Even at Christmas time.

What we’re doing with food delicacies during this season of parties and reunions and fellowship gatherings at church came to my mind this morning when I read from Psalm 141:4…

Do not let my heart be drawn to what is evil so that I take part in wicked deeds along with those who are evildoers; do not let me eat of their delicacies.”

Satan knows he can’t lure us onto the gourmet pastry bus to hell by serving date-expired Little Debbie brownies in the parking lot.

What he uses to get our attention IS going to taste great and look great and promise to make us feel great.

His idea is to use our physical and emotional desires to overpower our spiritual sensibilities.

Listen, we’ve got to remember that every offer of physical or emotional or social pleasure that doesn’t portray or promote faith IS, in fact, a trap designed to harm us and God’s Kingdom.

Yes, those delicacies such as gossip, described by Solomon as the tastiest of morsels, can feed our carnal sides to the point of unsanctified satisfaction.

But gossip about co-workers or immoral fantasies about neighbors’ spouses or crooked math on expense reports are age-old traps for drawing believers toward what is evil.

Don’t eat them, my friend, no matter how tasty.

The daily Bread of God is so much better for you. And for me.

Let’s make sure that we’re in the food line that leads to heaven.

As always, I love you

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How precious to me are your thoughts, God!” Psalm 139:17

With all the mental demands upon us this Christmas season because of gift shopping, cards-sending, party attending and calorie counting, it’s very easy to evict devotional time from our to-do list for thinking and church participation.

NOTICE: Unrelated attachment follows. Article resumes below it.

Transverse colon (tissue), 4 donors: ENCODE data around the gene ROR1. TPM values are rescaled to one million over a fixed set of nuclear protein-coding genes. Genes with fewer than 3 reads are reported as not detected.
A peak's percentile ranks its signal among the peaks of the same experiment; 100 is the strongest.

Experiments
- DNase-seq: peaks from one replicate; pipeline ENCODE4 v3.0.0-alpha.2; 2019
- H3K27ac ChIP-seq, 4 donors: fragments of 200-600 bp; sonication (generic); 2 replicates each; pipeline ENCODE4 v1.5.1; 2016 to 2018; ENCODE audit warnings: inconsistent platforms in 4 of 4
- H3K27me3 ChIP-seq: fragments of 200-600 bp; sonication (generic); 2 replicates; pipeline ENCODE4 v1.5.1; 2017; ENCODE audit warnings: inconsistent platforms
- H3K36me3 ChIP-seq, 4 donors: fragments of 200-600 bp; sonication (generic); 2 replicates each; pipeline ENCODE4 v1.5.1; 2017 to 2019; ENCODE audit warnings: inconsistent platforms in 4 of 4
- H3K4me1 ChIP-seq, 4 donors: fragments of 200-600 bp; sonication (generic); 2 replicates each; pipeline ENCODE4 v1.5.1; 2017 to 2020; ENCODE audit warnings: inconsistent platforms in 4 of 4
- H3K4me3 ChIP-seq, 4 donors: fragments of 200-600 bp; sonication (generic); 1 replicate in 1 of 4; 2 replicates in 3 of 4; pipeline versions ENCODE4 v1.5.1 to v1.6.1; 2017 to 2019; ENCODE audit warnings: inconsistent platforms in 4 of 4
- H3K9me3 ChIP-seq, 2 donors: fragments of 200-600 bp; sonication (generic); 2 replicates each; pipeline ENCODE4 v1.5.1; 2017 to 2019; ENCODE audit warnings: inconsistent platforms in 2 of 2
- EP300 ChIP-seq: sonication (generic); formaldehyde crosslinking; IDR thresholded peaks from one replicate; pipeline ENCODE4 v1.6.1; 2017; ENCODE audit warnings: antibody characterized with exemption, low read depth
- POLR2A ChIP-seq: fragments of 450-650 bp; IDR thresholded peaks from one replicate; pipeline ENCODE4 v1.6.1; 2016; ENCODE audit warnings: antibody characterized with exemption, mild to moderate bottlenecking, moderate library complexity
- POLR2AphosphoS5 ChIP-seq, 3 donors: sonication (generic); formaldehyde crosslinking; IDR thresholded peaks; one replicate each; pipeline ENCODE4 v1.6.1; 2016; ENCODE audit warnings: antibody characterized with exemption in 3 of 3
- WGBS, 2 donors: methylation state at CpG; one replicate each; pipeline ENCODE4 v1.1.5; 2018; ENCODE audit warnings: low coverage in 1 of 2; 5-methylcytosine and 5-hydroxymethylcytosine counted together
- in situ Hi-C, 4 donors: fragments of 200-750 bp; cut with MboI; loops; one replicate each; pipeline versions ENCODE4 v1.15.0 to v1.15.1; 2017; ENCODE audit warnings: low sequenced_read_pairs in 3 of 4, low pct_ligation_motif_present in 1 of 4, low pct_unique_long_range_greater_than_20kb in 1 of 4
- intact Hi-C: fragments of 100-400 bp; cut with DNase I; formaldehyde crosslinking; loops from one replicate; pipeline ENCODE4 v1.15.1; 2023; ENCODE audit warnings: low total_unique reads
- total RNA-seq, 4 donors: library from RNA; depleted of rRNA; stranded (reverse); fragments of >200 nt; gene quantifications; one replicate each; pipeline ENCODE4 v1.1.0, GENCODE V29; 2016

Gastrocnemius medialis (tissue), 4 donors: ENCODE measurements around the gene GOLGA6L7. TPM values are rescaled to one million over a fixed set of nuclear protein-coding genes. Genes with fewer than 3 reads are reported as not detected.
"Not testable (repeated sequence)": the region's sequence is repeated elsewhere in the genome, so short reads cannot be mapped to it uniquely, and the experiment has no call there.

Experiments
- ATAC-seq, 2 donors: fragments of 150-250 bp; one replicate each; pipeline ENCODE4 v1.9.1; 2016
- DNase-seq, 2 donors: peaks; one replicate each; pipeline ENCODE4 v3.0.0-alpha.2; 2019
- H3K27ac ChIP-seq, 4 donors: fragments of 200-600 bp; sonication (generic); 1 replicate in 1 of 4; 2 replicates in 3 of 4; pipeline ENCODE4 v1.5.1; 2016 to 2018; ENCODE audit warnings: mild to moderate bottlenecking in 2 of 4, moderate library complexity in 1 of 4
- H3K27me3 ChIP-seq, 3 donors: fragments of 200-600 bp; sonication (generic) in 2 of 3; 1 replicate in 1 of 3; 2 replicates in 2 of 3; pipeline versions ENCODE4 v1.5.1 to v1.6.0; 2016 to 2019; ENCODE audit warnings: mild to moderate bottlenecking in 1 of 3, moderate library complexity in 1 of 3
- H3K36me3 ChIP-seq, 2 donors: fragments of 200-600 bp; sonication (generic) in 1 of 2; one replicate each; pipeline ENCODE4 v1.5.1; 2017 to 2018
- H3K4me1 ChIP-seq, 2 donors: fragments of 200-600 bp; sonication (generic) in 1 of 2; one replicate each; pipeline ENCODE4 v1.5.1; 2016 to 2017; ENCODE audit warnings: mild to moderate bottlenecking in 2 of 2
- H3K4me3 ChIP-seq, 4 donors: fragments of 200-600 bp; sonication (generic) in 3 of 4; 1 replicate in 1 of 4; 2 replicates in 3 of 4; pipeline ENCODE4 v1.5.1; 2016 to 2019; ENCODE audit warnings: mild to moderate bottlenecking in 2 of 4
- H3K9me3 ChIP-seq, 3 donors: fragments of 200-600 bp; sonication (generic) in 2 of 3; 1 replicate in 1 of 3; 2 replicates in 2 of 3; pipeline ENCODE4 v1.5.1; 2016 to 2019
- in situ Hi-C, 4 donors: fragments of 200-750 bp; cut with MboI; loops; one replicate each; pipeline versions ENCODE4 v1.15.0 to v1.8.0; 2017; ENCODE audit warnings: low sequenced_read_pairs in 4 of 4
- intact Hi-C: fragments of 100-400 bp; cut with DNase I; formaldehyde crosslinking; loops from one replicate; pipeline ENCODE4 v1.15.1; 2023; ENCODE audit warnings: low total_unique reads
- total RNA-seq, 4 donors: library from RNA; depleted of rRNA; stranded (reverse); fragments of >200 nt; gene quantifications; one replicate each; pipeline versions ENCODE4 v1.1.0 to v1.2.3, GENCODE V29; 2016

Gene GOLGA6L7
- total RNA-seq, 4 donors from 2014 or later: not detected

We know better, of course.

For without His grace, we wouldn’t even have a life to clog up with worldly concerns.

I pray that you will join me in the pursuit of more sanctified thinking and acting during these busy days.

I’m not as focused as I need to be but I’m more focused than I used to be.

I’m glad for the progress, but keep pressing on toward a better imitation of Christ.

Please, my friend, take time to learn God’s Word. Make time to listen for the Holy Spirit’s voice.

What we’ll read and what we’ll hear can deepen our understanding of God and dynamize our passion for serving Him.

And won’t that be a great Christmas gift to the One who gave us the greatest gift of all?

As always, I love you

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We’ll all have some moments during this Christmas season when we’re feeling good about the love — and perhaps even gifts — that we’ve received from others.

We’ll feel our spirits lifted and our steps less heavy.

As we savor these blessings, let’s remember to share a bit of those blessings with others who aren’t experiencing the same favor.

In doing so, we’ll be more like our Lord.